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Incorporation of Trustees (February, 2019)   

Incorporation of Trustees (February, 2019)      

Boards of trustees are pivotal to the growth and success of nonprofits. Their role is to serve as governing bodies, safeguard the core values of an organization and ensure the fulfillment of its vision and supervise the overall operation.


A Board of Trustees is made up of a number of different representatives, often an odd number; between five and thirteen persons or as stipulated in the organisation’s founding document and is often elected or appointed at an Annual General Meeting, for a specific period of time.


Board members can be drawn from all sectors of the community and a founder could form a recruitment panel amongst existing staff or some members of their current board in order to get different views on prospective candidates for a new board so that a more informed decision is taken.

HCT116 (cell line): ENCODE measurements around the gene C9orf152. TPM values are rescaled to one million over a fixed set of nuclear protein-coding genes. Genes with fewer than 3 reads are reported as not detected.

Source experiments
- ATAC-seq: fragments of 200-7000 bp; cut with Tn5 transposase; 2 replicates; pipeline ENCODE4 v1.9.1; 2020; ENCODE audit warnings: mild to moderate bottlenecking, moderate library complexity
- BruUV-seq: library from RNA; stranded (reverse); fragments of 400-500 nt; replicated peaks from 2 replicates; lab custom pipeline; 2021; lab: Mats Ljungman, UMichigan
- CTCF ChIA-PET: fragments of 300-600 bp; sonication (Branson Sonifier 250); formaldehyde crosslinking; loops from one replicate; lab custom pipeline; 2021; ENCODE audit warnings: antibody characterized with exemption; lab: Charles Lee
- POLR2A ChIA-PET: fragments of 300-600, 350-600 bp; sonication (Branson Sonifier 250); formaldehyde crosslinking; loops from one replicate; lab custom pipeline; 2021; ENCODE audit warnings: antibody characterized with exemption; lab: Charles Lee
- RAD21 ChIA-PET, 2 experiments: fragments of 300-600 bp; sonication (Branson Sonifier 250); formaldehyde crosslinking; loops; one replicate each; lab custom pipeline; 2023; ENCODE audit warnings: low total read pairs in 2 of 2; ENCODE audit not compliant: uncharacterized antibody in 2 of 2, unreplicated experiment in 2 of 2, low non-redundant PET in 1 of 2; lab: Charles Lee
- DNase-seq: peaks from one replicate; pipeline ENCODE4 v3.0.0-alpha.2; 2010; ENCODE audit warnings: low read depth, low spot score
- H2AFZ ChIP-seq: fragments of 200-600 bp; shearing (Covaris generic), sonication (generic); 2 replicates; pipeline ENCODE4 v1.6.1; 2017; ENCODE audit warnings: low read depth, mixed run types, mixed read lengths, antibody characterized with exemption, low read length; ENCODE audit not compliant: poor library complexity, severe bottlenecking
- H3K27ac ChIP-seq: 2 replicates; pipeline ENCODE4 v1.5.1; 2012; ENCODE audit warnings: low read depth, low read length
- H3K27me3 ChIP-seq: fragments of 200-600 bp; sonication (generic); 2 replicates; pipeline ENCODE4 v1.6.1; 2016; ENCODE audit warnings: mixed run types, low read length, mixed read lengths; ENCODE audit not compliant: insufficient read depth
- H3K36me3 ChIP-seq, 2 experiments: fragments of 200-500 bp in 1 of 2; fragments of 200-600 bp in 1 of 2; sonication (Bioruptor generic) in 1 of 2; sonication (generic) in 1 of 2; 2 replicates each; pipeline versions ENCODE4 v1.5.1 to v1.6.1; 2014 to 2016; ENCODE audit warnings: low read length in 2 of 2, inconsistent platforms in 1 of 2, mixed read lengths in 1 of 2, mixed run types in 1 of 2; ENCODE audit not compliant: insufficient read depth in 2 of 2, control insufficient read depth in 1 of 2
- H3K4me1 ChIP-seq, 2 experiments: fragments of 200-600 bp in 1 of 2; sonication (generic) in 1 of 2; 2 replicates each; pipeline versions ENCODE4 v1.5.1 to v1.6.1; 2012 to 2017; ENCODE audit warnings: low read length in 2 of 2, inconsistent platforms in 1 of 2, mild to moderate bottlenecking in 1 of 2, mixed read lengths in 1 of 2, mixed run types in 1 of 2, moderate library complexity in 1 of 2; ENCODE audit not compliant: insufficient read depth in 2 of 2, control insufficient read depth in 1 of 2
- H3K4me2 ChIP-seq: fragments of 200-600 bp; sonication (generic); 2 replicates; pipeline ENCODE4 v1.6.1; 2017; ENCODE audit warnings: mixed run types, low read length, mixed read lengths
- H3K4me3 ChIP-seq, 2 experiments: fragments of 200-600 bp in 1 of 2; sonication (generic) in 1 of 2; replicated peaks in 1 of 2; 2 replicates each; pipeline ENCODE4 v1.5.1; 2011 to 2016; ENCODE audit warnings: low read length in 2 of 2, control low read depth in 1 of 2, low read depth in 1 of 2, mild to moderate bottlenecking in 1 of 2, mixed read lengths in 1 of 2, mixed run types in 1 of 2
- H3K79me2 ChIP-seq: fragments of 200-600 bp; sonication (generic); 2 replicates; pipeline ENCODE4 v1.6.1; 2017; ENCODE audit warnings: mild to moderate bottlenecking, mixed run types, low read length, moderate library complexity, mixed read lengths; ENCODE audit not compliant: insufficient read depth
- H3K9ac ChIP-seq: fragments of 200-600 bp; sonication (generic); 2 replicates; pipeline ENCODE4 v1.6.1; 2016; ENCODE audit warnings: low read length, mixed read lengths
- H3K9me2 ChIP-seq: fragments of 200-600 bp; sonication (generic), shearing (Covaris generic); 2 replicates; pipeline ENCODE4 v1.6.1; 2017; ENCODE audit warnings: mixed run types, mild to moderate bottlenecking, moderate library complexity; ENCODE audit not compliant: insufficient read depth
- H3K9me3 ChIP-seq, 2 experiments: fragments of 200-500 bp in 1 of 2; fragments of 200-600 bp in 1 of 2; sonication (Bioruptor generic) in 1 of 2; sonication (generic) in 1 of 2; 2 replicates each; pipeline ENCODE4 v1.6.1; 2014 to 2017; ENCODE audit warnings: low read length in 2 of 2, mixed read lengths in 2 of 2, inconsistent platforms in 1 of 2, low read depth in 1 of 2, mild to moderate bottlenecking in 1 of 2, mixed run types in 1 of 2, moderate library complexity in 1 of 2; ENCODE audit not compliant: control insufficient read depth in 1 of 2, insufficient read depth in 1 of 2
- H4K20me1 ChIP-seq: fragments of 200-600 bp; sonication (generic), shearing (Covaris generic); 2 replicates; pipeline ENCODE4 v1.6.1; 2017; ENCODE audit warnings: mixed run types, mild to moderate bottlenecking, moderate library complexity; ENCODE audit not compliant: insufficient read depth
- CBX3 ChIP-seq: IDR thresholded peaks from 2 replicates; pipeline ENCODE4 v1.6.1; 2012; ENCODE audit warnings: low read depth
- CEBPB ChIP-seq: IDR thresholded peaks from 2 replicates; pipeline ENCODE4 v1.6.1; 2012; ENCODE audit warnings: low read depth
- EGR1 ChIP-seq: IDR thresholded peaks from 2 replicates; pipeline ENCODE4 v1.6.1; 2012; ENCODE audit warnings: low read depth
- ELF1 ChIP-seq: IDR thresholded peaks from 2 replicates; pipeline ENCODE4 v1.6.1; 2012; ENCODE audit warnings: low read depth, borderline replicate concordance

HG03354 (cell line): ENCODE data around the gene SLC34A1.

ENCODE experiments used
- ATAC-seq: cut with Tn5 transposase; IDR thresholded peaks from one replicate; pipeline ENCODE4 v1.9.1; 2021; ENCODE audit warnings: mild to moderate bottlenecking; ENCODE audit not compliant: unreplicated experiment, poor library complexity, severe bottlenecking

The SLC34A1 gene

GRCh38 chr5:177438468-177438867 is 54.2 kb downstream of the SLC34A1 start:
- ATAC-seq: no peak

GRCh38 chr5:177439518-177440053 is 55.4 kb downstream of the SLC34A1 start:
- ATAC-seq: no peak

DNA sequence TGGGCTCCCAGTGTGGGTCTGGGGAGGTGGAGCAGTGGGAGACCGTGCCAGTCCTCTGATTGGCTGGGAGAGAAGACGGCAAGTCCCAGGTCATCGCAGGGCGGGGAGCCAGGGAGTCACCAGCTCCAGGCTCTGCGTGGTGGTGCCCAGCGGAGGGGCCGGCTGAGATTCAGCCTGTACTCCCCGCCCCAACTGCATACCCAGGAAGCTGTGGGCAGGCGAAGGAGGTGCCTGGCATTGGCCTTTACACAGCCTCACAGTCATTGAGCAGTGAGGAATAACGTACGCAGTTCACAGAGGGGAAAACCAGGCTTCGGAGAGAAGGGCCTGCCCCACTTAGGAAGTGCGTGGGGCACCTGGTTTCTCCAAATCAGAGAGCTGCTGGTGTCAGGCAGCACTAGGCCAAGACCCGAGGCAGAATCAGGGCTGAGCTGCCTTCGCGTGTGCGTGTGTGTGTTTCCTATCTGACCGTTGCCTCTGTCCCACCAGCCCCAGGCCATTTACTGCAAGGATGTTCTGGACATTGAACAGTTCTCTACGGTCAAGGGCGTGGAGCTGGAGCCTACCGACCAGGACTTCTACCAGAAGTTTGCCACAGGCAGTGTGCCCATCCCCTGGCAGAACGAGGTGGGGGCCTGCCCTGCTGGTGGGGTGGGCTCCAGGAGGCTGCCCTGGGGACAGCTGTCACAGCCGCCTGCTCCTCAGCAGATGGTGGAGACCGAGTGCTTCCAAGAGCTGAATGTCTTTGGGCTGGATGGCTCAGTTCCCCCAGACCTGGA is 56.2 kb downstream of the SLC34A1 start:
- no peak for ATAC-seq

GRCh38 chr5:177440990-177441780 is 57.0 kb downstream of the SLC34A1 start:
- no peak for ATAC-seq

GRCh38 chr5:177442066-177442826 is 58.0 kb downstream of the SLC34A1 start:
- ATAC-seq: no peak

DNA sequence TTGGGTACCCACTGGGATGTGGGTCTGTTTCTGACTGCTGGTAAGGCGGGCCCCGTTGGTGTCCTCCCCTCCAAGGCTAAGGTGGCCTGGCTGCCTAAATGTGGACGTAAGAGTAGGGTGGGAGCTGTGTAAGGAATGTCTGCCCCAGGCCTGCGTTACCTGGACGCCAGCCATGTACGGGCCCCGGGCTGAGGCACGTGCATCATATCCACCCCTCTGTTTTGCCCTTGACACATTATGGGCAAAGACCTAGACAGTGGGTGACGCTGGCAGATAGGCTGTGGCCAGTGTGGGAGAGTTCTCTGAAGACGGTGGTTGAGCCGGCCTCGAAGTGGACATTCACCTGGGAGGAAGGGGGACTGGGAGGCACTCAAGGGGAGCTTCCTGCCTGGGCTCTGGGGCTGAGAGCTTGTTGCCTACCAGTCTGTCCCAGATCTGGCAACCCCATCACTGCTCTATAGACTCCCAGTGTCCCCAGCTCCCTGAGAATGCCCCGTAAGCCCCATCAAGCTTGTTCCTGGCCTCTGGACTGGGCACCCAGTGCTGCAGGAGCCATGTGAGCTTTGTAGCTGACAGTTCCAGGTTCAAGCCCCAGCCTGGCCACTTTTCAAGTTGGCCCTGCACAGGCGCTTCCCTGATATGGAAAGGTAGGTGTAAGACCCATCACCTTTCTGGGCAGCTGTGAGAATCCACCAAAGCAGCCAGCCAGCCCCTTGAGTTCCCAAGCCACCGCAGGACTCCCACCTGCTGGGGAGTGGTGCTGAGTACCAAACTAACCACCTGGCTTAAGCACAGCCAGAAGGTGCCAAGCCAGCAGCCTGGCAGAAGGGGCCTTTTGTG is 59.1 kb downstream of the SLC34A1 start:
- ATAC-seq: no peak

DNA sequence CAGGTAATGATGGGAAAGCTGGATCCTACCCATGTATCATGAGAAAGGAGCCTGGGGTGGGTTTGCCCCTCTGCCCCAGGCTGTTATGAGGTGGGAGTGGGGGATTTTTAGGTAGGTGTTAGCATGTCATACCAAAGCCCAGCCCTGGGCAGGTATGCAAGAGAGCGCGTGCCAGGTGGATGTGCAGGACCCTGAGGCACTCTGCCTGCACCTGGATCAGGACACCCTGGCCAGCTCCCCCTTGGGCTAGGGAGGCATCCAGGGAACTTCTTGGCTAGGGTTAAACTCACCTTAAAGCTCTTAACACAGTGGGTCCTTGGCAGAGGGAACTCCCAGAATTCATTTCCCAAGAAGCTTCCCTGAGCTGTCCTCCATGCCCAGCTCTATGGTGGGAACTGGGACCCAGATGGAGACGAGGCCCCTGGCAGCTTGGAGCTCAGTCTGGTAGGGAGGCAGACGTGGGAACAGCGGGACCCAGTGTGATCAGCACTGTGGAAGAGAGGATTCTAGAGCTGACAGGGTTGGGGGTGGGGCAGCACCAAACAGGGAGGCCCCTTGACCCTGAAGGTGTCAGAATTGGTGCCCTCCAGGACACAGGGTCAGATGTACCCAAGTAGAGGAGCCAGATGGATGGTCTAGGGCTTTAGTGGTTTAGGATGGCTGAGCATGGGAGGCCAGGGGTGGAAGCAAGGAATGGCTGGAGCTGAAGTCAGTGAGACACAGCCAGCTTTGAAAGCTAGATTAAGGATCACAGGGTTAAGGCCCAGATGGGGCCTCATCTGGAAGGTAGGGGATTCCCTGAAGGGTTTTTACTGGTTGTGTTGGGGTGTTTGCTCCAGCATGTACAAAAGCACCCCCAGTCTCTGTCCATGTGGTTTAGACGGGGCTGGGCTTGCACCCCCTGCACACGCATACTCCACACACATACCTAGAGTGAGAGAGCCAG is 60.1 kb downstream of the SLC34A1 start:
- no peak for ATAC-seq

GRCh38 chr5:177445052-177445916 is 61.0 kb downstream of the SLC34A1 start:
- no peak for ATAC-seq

As the governing body of a nonprofit, the board oversees policy approval and is legally accountable to public as well as beneficiaries of the organisation it serves. By law, it is required that the Board meets on a regular schedule to make decisions regarding the organisation, however, the frequency of meetings can be guided by the decisions that the Board needs to make or events, within a timeline, that facilitate management’s ability to effectively implement those decisions.


The Director of a nonprofit sets the agenda to shape the work of the board, therefore he or she is expected to attend Board meeting, however, since every decision the board makes relating to budget and compensation will impact the him or her (in cases where the Director is a paid employee), there may be conflicts of interest.


To handle this, the Director could be excluded from discussions involving budget and compensation, but be allowed to have a vote and remain a part of the board for other business. Alternatively, he or she could be invited to board meetings as a guest rather than a voting member.


This publication has been produced with the Commonwealth Foundation and the Nigeria Network of NGOs (NNNGO). However, the contents of this publication do not necessarily reflect the views and opinions of Commonwealth Foundation or the Nigeria Network of NGOs.